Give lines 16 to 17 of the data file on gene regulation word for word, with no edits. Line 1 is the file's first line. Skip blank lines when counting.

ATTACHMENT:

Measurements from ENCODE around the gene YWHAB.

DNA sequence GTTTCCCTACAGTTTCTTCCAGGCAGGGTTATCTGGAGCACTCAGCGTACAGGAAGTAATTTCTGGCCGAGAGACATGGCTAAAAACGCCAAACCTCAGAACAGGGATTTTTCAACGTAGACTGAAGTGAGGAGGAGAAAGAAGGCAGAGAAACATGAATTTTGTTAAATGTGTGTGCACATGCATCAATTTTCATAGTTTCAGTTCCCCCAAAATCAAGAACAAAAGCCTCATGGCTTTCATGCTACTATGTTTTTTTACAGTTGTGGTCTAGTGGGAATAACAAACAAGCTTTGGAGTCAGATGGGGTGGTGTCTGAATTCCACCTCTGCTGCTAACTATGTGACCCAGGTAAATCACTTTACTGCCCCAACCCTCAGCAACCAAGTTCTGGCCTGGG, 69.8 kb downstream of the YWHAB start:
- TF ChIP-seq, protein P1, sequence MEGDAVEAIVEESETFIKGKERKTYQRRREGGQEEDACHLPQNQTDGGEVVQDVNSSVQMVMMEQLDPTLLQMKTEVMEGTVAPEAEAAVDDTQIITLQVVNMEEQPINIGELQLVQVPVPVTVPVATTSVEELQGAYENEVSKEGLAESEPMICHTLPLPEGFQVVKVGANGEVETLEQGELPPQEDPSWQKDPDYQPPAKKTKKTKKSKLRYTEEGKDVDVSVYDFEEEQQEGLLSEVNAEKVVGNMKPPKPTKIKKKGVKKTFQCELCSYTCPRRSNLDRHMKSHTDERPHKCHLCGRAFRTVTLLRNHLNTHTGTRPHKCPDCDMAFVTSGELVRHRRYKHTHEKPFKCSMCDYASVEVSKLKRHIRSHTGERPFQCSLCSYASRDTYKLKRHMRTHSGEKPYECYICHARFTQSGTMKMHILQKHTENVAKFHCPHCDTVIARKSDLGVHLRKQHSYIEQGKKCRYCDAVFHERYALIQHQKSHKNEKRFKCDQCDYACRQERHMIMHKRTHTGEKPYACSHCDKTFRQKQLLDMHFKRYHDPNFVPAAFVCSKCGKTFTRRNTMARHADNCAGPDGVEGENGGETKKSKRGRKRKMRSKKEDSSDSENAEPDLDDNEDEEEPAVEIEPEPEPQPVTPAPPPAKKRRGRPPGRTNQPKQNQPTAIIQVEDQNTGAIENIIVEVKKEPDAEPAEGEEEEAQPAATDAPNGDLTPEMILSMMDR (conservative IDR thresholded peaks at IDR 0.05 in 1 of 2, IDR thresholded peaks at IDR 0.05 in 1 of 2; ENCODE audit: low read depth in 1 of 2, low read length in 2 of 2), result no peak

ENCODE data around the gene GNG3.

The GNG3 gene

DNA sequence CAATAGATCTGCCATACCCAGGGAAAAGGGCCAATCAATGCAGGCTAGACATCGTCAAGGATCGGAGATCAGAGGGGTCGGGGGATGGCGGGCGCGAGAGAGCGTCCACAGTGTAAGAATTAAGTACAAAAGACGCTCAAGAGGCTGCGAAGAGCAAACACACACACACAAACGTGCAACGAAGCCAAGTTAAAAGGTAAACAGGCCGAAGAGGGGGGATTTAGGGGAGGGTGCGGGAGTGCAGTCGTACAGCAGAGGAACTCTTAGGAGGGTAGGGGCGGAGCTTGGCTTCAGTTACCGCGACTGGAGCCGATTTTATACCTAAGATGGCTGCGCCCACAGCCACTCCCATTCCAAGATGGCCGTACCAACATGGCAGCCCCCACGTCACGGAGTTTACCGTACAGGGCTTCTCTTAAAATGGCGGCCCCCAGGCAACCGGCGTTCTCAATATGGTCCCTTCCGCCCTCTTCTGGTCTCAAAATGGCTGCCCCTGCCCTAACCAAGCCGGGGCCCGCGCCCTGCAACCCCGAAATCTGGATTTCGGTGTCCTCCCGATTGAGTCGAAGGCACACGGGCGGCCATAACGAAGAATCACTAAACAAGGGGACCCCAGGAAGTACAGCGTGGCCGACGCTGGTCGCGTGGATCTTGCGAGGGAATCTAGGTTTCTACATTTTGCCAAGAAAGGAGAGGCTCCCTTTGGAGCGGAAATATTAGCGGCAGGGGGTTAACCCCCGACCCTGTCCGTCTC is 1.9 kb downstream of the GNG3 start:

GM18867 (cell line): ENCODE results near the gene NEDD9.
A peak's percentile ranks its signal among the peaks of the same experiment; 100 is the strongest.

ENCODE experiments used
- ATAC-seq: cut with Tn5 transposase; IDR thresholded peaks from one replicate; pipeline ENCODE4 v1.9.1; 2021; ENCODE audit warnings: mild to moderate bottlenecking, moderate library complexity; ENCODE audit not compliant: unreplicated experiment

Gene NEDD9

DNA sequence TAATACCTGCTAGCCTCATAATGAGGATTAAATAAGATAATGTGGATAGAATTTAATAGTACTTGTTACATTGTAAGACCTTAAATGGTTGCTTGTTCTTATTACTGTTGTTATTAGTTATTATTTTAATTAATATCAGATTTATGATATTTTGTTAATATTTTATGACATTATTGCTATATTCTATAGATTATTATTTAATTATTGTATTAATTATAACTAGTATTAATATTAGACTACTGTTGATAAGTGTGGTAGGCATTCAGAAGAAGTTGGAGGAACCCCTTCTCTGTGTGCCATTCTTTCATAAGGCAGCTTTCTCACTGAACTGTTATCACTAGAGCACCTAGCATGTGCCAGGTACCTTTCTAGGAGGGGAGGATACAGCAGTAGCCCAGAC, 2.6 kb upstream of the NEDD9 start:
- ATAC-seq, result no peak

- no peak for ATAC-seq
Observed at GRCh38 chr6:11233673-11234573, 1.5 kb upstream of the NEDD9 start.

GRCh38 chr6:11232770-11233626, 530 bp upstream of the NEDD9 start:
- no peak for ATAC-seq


GRCh38 chr6:11232770-11233626, 530 bp upstream of the NEDD9 start:
- no peak for ATAC-seq